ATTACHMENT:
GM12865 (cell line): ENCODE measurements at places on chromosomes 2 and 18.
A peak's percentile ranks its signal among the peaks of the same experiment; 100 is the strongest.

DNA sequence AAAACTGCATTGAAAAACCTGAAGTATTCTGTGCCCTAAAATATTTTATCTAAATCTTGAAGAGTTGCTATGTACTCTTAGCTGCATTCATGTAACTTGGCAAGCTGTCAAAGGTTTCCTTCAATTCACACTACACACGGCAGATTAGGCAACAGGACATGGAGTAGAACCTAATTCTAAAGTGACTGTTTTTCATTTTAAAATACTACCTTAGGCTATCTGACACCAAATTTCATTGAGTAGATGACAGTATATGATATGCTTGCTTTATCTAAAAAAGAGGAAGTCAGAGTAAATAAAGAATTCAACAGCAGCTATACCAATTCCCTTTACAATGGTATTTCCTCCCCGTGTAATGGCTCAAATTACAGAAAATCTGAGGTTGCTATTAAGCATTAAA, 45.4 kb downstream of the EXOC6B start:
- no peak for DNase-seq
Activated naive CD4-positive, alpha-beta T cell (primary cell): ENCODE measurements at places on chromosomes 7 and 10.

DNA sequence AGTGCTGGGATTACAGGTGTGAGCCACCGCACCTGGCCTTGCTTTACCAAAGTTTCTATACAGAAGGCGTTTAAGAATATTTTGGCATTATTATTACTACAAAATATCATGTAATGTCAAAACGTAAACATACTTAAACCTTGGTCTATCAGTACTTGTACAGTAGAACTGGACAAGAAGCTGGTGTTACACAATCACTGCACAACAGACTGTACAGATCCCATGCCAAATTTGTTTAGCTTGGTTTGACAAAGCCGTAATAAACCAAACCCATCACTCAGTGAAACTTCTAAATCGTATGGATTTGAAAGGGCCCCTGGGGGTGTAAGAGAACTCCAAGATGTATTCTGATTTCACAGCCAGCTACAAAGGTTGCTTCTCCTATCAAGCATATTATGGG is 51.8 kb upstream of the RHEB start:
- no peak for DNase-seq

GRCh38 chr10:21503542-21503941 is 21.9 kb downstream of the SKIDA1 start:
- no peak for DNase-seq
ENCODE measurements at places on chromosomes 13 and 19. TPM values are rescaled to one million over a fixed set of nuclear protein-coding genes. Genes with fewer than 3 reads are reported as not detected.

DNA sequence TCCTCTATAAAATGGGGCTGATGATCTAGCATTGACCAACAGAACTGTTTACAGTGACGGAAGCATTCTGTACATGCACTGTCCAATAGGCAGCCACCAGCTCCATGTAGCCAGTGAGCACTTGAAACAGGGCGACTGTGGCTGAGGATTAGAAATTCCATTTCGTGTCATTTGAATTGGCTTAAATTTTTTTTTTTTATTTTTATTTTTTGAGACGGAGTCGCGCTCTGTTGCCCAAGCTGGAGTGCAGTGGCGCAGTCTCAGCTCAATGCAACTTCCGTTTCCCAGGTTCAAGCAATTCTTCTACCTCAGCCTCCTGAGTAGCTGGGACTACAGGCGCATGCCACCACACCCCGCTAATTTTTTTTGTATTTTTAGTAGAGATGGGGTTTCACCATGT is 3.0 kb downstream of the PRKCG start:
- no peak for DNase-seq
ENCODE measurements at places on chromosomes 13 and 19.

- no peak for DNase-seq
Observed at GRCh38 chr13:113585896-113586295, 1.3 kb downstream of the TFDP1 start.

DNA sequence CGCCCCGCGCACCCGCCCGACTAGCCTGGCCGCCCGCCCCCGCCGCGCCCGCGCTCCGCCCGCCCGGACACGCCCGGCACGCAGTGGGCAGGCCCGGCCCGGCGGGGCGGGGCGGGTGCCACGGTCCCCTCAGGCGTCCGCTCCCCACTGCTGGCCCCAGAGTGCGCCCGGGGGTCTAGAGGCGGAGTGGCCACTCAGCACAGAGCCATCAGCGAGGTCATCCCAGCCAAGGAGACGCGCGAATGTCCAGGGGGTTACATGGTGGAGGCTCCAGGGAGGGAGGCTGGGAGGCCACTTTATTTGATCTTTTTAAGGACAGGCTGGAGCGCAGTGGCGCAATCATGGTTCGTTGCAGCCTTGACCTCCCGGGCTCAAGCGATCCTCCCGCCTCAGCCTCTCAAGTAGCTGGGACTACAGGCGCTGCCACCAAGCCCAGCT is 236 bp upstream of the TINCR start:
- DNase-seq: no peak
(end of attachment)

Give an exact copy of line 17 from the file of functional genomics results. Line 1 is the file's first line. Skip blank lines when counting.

- DNase-seq: no peak